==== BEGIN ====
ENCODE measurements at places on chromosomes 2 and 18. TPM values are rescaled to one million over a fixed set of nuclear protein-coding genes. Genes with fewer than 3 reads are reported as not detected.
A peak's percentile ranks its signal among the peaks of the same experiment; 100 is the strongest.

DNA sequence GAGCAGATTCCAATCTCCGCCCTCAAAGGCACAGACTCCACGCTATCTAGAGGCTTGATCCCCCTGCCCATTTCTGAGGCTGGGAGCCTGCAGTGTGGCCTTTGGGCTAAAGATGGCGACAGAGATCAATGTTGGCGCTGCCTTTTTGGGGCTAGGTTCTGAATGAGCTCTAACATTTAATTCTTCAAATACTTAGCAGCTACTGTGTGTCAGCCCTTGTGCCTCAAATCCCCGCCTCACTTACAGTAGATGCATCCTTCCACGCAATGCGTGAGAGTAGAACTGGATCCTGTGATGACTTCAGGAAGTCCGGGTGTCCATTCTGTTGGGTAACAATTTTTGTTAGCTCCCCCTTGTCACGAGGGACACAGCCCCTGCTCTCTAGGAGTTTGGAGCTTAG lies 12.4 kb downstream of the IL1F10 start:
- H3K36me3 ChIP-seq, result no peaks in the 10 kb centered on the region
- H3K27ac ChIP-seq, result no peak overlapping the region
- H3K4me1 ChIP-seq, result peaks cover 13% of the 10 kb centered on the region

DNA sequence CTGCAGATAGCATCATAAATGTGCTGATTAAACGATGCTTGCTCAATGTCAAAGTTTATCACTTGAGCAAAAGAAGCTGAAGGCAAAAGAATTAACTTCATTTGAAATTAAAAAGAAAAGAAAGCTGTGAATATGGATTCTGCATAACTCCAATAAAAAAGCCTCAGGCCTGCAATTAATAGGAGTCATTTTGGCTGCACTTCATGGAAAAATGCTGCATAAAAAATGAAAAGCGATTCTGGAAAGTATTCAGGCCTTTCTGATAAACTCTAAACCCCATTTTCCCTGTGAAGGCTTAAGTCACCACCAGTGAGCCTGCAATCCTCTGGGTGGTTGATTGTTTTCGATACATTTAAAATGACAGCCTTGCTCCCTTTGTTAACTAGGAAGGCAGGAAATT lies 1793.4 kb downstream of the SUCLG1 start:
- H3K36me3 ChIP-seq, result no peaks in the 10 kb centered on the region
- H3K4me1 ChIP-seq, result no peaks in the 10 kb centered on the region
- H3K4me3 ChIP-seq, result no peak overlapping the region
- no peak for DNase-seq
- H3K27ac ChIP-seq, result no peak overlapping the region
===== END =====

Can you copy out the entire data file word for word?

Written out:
ENCODE measurements at places on chromosomes 2 and 18. TPM values are rescaled to one million over a fixed set of nuclear protein-coding genes. Genes with fewer than 3 reads are reported as not detected.
A peak's percentile ranks its signal among the peaks of the same experiment; 100 is the strongest.

DNA sequence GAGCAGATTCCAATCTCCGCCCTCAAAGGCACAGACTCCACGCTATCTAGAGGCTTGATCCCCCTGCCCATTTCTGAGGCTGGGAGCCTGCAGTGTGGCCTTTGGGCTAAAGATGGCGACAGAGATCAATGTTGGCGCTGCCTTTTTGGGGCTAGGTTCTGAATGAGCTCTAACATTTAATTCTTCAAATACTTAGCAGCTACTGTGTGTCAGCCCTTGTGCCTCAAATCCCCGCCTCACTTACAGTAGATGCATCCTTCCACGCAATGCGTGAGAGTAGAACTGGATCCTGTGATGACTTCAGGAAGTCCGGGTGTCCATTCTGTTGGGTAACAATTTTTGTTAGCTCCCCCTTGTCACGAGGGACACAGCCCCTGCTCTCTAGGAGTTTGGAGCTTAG lies 12.4 kb downstream of the IL1F10 start:
- H3K36me3 ChIP-seq, result no peaks in the 10 kb centered on the region
- H3K27ac ChIP-seq, result no peak overlapping the region
- H3K4me1 ChIP-seq, result peaks cover 13% of the 10 kb centered on the region

DNA sequence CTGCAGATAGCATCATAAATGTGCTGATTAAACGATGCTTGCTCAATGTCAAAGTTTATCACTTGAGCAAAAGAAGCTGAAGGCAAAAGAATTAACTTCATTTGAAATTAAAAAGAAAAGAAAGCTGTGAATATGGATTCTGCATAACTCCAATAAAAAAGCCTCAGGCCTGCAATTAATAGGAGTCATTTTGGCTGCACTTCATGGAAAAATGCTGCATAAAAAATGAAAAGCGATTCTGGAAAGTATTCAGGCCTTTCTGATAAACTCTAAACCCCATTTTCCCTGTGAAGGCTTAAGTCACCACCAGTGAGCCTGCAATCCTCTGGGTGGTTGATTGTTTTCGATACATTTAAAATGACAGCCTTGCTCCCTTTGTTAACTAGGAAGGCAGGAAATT lies 1793.4 kb downstream of the SUCLG1 start:
- H3K36me3 ChIP-seq, result no peaks in the 10 kb centered on the region
- H3K4me1 ChIP-seq, result no peaks in the 10 kb centered on the region
- H3K4me3 ChIP-seq, result no peak overlapping the region
- no peak for DNase-seq
- H3K27ac ChIP-seq, result no peak overlapping the region